Of course, leave it to WIRED to report that Apollo’s “diamond wafers could be grown in large bricks,” leading the consumer to believe that entire houses are soon going to be made of synthetic diamond.
Here’s an excerpt from the article with commentary (in brackets and in bold) by JCK Gemstone Editor Gary Roskin. (Note: The article can be read online at www.WIRED.com:/wired/.)
[Davis shows a Gemesis synthetic to the diamond dealer.]
“This is very rare stone,” he says, almost to himself, in thickly accented English. “Yellow diamonds of this color are very hard to find. It is probably worth 10, maybe 15 thousand dollars.”
“I have two more exactly like it in my pocket,” I tell him.
[I think I’m starting to hear “Jaws” music in the background.]
He puts the diamond down and looks at me seriously for the first time. I place the other two stones on the table. They are all the same color and size. To find three nearly identical yellow diamonds is like flipping a coin 10,000 times and never seeing tails.
“These are cubic zirconium?” Weingarten says without much hope.
[Zirconium? Either we’re supposed to believe the editor meant to write Zirconia, which tells us that the diamond dealer can’t tell the difference between a diamond and CZ, or that the dealer really said Zirconium, which should tell us that the dealer doesn’t even know what CZ stands for!]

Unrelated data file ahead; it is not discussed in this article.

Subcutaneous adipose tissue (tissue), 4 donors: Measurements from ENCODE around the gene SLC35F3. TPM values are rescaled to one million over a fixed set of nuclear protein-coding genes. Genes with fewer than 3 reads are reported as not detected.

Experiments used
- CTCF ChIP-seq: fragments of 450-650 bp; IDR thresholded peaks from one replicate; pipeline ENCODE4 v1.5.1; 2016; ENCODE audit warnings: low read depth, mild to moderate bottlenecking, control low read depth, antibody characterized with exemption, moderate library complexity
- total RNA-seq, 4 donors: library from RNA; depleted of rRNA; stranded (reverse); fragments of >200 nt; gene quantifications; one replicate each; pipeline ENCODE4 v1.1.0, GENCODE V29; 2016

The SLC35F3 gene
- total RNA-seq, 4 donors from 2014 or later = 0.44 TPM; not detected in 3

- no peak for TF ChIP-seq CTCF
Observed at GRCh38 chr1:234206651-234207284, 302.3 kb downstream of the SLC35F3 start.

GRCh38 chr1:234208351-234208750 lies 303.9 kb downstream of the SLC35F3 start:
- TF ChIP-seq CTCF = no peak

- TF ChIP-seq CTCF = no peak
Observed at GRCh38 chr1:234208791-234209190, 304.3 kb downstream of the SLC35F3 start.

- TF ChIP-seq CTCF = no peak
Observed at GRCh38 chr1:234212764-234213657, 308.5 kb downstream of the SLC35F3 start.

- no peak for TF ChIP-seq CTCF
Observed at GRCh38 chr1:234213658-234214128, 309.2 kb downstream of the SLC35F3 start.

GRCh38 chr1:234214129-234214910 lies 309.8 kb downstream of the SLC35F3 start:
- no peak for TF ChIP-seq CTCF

“No, they’re real,” I tell him. “But they were made by a machine in Florida for less than a hundred dollars.”
[Is that James Bond music in the background?]
Weingarten shifts uncomfortably in his chair and stares at the glittering gems on his dining room table. “Unless they can be detected,” he says, “these stones will bankrupt the industry.”
[Cut to commercial break! What a hook!]
Put pure carbon under enough heat and pressure—say, 2,200 degrees Fahrenheit and 50,000 atmospheres—and it will crystallize into the hardest material known. Those were the conditions that first forged diamonds deep in Earth’s mantle 3.3 billion years ago. Replicating that environment in a lab isn’t easy, but that hasn’t kept dreamers from trying. Since the mid-19th century, dozens of these modern alchemists have been injured in accidents and explosions while attempting to manufacture diamonds.”
[Yes, but please, someone make him stop!]
On the other hand, if you can get past the docu-drama of the intro, Davis actually does give the consumer their first glimpse of CVD gem-quality synthetic diamond and Gemesis HPHT synthetics. Gemesis synthetics are old news to the trade, and let’s not forget Chatham’s new line of HPHT synthetic diamonds.
With Apollo’s success, the diamond industry has yet another—and impressive—synthetic to watch for. As noted above, the new CVD diamond, like all other synthetic diamonds, are identifiable. The trade, DeBeers, and the consumer, have nothing to fear … except, perhaps, WIRED’s Davis.